To Kill a Mockingbird – Book Review

Every book I’ve ever analysed, I’ve ended up hating in some way. Rather than limit this annoyance to the UK’s Secondary education curriculum, I’ve decided to pay for 3 more years of it. You tell me.

(of course, one of the finer elements of first year English Literature study is questioning preconceived notions of literature, particularly an unwillingness to actively engage with every facet of a text. I’m blaming Gove instead of my inherent fear of being wrong). 

 I am, however, very glad that ‘To Kill a Mockingbird’ evaded my GCSE exploits, because I can love it wholeheartedly without fear of assessment. It’s been out near-on 60 years, so I won’t bore you with a plot summary. I’ll bore you with my (likely unoriginal) observations. 

Childlike innocence grow to advocacy for the appressed

For a bildungsroman, it’s an unconventional coming-of-age. Most surrounding the issue of growing up focus on teenage to adulthood, so Scout’s childlike observation is refreshingly free of angst (got enough of that on my own). Viewing a highly contentious time through the blissful ignorance of a child was often lost on me, not realising that Scout had broken up a lynch mob outside the prison until I read other reviews and summaries. This misunderstanding is no fault of Lee’s writing, which sometimes felt a little over-descriptive if anything.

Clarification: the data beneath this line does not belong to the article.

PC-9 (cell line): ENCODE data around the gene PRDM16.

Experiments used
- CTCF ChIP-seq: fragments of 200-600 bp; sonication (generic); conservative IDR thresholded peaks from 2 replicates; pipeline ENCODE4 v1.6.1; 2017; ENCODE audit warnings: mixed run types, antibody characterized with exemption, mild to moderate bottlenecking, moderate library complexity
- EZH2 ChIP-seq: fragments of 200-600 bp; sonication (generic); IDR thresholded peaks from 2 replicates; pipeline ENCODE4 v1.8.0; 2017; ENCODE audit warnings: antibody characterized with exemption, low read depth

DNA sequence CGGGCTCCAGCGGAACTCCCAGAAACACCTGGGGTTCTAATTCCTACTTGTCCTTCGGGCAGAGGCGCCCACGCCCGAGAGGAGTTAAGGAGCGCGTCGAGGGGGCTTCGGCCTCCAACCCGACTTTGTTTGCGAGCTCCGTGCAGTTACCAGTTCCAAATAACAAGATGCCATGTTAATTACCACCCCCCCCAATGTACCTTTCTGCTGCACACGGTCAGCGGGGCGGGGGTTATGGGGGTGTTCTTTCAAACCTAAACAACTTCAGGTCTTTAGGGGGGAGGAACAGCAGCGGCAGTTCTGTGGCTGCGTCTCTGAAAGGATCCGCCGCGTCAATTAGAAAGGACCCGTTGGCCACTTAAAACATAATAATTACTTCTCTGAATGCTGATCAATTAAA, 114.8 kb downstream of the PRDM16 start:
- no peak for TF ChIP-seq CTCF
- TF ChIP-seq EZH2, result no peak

For a 60-year-old, the book remains relevant and adaptable to 2019. The pervading story of doing the right thing despite the societal consequences mark this work as an utterly human story, whilst also navigating differences in identity. Some could argue the character of Atticus is a ‘White Saviour’ used to save those he (the group he represents) collectively oppress. However, Atticus is a symbol of solidarity, using his privilege to bring those up to his level rather than complicity oppress those without voice. I was surprised to see the character of Calpurnia so well fleshed out, considering Lee created a believable child narrative whilst also defying the oppressive double bind facing black women historically silenced in Western literature. 

fun fact: I dropped this incense bottle after I took this picture and now it’s all over my bed

Simply put, this book stays with you. It is equal parts enjoyable and impactful, moral without being preachy, simple yet complex. The world would be a better place if we all embodies the spirit of Atticus and the outlook of Scout.

Lizzy

p.s. I’m dressing as Ham Scout for Hallowe’en 2019

she did that

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